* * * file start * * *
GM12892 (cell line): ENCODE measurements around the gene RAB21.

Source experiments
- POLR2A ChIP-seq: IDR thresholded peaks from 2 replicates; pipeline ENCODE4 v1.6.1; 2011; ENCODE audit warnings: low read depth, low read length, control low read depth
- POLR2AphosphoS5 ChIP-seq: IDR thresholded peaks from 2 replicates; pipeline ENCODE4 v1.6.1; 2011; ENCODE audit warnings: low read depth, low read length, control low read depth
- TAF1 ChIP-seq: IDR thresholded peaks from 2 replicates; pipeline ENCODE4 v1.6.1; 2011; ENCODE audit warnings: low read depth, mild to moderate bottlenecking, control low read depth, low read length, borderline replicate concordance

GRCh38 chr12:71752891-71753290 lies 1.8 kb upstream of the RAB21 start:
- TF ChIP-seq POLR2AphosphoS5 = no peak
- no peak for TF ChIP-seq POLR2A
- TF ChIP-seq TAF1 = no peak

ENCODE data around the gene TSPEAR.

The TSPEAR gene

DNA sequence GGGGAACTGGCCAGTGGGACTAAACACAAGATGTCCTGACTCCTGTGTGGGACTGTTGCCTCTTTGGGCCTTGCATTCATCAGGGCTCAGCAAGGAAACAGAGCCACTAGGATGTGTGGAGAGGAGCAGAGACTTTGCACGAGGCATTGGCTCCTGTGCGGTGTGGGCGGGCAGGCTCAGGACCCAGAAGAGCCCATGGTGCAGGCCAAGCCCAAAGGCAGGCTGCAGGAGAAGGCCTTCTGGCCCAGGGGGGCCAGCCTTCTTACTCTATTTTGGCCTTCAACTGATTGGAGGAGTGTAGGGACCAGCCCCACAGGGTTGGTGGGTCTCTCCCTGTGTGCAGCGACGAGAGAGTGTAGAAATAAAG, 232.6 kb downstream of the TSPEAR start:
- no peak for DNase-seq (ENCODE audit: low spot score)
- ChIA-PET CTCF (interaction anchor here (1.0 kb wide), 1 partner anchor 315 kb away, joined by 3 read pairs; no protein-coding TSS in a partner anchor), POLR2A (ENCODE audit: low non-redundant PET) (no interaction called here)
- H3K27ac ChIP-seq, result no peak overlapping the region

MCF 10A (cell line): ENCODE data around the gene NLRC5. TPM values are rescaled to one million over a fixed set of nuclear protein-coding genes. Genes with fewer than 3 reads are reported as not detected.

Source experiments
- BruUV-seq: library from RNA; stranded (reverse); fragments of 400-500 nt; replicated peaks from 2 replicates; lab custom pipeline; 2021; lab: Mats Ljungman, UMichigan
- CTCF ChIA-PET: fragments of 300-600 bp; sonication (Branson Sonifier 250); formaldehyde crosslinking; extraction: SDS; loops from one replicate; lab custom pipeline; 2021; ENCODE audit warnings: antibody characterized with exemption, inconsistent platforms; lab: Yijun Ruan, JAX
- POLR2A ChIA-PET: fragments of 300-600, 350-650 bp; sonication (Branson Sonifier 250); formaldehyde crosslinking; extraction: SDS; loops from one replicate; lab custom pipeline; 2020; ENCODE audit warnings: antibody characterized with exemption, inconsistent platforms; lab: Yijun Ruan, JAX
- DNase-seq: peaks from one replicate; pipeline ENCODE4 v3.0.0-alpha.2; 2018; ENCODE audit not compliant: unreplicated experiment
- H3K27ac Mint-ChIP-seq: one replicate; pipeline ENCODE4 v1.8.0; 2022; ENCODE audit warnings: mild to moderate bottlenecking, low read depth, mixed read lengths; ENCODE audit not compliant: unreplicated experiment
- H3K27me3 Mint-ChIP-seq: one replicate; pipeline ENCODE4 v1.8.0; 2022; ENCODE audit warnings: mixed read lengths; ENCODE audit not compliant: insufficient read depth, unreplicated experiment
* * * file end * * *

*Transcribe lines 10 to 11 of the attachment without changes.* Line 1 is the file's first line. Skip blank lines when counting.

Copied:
ENCODE data around the gene TSPEAR.

The TSPEAR gene